Perinatology.  2018 Mar;29(1):8-12. 10.14734/PN.2018.29.1.8.

Assessment of the Value of the Umbilical Cord Blood Gas Parameter as Indicator of the Neonatal Condition

  • 1Department of Pediatrics, Chung-Ang University College of Medicine, Seoul, Korea.


Umbilical cord blood gas analysis has widely been used to objectively evaluate the medical condition of newborn. Because umbilical cord blood gas analysis enables an immediate assessment of the acid-base balance of the newborn, it is crucial to perform the umbilical cord blood gas analysis before arterial blood gas analysis has been performed. This study was designed to evaluate the umbilical cord pH as an indicator reflecting the general condition of the newborn and to analyze its correlation with Apgar score and newborn arterial blood gas analysis.
A retrospective study was conducted for 209 neonates born from January 2013 to December 2015 at Chung-Ang University Medical Center. Demographic data such as Apgar score, gestational age, birth weight, umbilical cord blood analysis, newborn arterial blood gas analysis, and need for resuscitation were collected retrospectively.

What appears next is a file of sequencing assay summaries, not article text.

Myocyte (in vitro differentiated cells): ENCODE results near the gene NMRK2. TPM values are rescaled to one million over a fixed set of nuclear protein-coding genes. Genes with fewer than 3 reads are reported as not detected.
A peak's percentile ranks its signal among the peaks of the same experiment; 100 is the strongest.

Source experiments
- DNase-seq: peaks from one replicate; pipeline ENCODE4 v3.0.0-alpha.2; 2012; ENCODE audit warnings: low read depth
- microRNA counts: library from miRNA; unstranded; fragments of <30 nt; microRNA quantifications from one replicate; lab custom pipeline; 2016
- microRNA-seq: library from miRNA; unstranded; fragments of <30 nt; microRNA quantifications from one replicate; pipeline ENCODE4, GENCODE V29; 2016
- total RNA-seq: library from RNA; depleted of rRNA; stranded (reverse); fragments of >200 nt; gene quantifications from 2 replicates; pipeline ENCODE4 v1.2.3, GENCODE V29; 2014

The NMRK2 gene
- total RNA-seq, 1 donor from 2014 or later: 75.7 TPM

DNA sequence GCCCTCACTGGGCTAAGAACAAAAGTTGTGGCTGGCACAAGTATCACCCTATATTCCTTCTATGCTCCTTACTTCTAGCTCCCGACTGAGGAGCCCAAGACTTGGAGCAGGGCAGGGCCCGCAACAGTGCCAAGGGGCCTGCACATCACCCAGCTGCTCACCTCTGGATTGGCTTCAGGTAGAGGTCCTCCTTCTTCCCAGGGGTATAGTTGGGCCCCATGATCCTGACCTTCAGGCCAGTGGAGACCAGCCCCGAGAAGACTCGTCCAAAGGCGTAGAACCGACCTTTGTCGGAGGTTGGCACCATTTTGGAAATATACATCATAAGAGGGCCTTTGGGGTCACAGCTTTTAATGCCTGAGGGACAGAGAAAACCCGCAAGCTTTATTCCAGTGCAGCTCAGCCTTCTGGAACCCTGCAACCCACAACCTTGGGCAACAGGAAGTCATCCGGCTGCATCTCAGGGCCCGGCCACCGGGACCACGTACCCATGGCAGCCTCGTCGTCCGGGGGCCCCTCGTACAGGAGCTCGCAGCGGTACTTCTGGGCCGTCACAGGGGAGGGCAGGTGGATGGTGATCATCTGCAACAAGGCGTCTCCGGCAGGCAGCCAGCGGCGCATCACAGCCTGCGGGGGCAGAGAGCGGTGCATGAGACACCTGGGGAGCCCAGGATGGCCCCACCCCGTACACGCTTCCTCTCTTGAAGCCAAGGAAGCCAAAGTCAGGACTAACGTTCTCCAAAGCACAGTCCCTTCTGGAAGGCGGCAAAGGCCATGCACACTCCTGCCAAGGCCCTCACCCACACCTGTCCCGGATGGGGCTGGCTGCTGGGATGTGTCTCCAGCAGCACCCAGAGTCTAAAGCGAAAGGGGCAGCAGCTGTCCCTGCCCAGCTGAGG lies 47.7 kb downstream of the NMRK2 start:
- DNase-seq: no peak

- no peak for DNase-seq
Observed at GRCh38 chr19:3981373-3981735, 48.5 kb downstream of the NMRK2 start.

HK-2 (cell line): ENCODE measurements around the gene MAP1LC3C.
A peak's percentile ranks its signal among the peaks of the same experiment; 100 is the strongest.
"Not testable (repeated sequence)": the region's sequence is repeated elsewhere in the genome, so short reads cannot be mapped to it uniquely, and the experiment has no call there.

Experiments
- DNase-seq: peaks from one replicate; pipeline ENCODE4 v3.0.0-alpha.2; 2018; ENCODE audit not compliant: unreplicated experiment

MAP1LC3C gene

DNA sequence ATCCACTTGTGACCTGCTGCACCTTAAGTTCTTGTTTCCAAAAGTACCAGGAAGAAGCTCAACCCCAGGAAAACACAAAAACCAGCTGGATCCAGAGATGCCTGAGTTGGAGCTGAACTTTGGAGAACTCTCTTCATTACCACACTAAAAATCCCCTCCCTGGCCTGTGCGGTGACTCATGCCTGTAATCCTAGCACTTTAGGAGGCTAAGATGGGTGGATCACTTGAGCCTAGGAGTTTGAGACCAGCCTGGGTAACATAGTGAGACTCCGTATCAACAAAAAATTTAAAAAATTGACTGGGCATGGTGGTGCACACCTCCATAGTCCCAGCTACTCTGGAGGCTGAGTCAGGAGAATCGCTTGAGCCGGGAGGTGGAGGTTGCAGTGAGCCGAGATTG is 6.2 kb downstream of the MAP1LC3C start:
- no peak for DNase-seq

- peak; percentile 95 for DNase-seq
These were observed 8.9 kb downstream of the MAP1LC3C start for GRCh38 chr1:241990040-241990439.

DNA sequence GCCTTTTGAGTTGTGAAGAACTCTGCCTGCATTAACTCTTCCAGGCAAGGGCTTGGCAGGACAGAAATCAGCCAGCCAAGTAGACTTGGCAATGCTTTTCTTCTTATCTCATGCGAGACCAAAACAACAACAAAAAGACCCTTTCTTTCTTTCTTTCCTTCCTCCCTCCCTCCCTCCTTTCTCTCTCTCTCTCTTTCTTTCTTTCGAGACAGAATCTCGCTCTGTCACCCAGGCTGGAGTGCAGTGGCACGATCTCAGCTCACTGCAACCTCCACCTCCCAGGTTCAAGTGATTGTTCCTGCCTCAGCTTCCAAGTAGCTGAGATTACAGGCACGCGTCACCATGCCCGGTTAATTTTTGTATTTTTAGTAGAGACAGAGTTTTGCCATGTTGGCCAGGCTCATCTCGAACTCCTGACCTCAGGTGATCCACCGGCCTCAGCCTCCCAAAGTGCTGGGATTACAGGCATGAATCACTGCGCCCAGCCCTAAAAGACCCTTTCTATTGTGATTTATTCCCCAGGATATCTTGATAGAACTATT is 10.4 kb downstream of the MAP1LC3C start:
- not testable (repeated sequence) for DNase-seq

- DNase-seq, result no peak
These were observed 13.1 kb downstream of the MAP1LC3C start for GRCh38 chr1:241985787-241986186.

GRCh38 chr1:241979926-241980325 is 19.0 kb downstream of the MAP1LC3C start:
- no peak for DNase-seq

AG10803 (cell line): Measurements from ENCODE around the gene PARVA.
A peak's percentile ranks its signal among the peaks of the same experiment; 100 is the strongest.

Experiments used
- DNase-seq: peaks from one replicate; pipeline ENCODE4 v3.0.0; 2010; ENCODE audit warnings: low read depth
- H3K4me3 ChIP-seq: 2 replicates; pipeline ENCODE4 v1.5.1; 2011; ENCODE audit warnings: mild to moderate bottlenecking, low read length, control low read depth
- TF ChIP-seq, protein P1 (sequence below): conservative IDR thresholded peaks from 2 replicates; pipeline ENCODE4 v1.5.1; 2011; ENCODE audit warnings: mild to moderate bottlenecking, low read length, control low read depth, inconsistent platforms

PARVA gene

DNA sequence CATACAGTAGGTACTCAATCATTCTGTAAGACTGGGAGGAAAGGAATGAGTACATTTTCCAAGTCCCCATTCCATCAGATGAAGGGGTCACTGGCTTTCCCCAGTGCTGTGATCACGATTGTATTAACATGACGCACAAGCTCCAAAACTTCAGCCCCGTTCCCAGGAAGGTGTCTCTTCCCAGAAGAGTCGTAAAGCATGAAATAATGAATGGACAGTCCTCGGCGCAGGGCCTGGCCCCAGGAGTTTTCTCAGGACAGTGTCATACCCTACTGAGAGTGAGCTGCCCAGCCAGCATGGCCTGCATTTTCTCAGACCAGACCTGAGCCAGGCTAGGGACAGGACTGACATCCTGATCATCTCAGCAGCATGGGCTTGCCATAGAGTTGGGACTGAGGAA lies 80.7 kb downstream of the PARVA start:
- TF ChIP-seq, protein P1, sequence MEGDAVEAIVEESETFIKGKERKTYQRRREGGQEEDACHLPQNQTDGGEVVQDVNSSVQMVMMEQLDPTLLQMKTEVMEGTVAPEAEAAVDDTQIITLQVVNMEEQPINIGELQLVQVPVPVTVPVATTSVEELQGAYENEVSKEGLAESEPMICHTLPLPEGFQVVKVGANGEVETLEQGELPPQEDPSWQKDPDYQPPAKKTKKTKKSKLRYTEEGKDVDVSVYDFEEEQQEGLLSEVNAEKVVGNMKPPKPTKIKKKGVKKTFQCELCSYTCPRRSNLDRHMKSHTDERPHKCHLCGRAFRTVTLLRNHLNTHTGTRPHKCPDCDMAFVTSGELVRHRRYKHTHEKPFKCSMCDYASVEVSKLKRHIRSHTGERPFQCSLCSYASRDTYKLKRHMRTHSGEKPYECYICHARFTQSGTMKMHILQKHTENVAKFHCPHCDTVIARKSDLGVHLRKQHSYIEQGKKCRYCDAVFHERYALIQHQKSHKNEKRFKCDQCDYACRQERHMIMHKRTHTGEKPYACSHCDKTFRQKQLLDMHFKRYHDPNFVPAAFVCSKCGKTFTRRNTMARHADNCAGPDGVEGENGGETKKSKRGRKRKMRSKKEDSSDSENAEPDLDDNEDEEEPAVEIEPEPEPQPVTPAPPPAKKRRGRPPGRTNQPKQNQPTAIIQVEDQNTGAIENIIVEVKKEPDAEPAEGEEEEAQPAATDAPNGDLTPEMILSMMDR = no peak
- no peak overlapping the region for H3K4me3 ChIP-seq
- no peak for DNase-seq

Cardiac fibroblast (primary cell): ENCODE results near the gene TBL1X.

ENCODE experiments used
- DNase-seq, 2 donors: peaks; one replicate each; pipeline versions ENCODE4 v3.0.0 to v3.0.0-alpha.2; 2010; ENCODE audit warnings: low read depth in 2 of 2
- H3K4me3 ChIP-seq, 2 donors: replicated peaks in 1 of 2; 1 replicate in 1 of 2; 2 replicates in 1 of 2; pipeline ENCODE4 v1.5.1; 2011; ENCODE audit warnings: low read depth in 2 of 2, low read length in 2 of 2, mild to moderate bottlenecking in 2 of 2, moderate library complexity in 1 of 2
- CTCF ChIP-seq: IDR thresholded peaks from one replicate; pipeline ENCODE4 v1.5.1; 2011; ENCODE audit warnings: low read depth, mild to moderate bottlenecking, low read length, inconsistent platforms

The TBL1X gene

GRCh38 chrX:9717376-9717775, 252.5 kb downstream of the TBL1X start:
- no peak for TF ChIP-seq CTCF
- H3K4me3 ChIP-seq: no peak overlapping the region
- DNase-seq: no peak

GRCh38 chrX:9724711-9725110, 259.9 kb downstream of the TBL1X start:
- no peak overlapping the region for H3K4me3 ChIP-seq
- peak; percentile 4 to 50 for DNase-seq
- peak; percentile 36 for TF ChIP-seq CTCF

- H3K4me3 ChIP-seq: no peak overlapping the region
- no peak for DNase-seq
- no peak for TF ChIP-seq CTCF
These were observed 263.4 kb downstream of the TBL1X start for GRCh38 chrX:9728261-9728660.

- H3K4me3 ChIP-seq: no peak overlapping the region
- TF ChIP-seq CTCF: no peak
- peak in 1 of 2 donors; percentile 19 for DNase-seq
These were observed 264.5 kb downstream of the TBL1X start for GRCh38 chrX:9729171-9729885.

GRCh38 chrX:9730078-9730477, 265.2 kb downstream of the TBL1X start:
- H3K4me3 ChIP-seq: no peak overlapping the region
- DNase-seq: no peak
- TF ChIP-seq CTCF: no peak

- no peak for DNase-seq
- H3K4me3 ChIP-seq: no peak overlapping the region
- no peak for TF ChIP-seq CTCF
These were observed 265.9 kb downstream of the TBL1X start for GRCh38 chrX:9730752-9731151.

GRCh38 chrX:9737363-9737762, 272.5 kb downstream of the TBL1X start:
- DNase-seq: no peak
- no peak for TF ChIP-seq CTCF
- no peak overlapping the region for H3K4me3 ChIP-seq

In neonates with birth weight more than 2,500 g, Pearson correlation coefficient indicated there were statistically significant associations between 1-minute or 5-minute Apgar score and umbilical artery pH (r=0.35 and r=0.33 with P < 0.05, respectively). Similar correlations were also noted in those with a gestational age of more than 37 weeks (r=0.45 and r=0.44 with P < 0.05, respectively). In addition, the odd ratio of developing neonatal acidosis was much higher with neonates not resuscitated than those resuscitated (9.5 for pH, 19.5 for base excess).
Our study highlights the value of the umbilical artery pH and base excess as indicators of the neonatal condition.


Apgar score; Blood gas analysis; Infant; Umbilical cord

MeSH Terms

Academic Medical Centers
Acid-Base Equilibrium
Apgar Score
Birth Weight
Blood Gas Analysis
Fetal Blood*
Gestational Age
Hydrogen-Ion Concentration
Infant, Newborn
Retrospective Studies
Umbilical Arteries
Umbilical Cord*


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